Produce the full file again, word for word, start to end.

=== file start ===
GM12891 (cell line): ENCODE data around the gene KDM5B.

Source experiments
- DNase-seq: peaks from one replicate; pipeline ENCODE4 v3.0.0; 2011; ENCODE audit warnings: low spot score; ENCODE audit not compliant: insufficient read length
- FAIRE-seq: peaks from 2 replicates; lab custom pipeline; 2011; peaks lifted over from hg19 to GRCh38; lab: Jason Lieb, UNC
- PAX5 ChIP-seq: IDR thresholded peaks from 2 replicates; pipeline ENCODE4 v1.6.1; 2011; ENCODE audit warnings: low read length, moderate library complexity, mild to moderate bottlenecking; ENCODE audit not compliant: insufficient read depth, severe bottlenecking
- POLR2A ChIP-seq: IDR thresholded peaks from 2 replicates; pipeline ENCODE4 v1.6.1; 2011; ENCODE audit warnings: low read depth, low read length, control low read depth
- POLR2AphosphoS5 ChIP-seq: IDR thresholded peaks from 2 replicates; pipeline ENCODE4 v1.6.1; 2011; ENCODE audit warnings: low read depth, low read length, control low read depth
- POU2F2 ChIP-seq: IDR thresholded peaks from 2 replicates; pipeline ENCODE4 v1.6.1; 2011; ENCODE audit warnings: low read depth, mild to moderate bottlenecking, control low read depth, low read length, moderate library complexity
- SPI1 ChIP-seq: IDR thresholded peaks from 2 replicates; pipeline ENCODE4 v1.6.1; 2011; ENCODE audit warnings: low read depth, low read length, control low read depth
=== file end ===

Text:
GM12891 (cell line): ENCODE data around the gene KDM5B.

Source experiments
- DNase-seq: peaks from one replicate; pipeline ENCODE4 v3.0.0; 2011; ENCODE audit warnings: low spot score; ENCODE audit not compliant: insufficient read length
- FAIRE-seq: peaks from 2 replicates; lab custom pipeline; 2011; peaks lifted over from hg19 to GRCh38; lab: Jason Lieb, UNC
- PAX5 ChIP-seq: IDR thresholded peaks from 2 replicates; pipeline ENCODE4 v1.6.1; 2011; ENCODE audit warnings: low read length, moderate library complexity, mild to moderate bottlenecking; ENCODE audit not compliant: insufficient read depth, severe bottlenecking
- POLR2A ChIP-seq: IDR thresholded peaks from 2 replicates; pipeline ENCODE4 v1.6.1; 2011; ENCODE audit warnings: low read depth, low read length, control low read depth
- POLR2AphosphoS5 ChIP-seq: IDR thresholded peaks from 2 replicates; pipeline ENCODE4 v1.6.1; 2011; ENCODE audit warnings: low read depth, low read length, control low read depth
- POU2F2 ChIP-seq: IDR thresholded peaks from 2 replicates; pipeline ENCODE4 v1.6.1; 2011; ENCODE audit warnings: low read depth, mild to moderate bottlenecking, control low read depth, low read length, moderate library complexity
- SPI1 ChIP-seq: IDR thresholded peaks from 2 replicates; pipeline ENCODE4 v1.6.1; 2011; ENCODE audit warnings: low read depth, low read length, control low read depth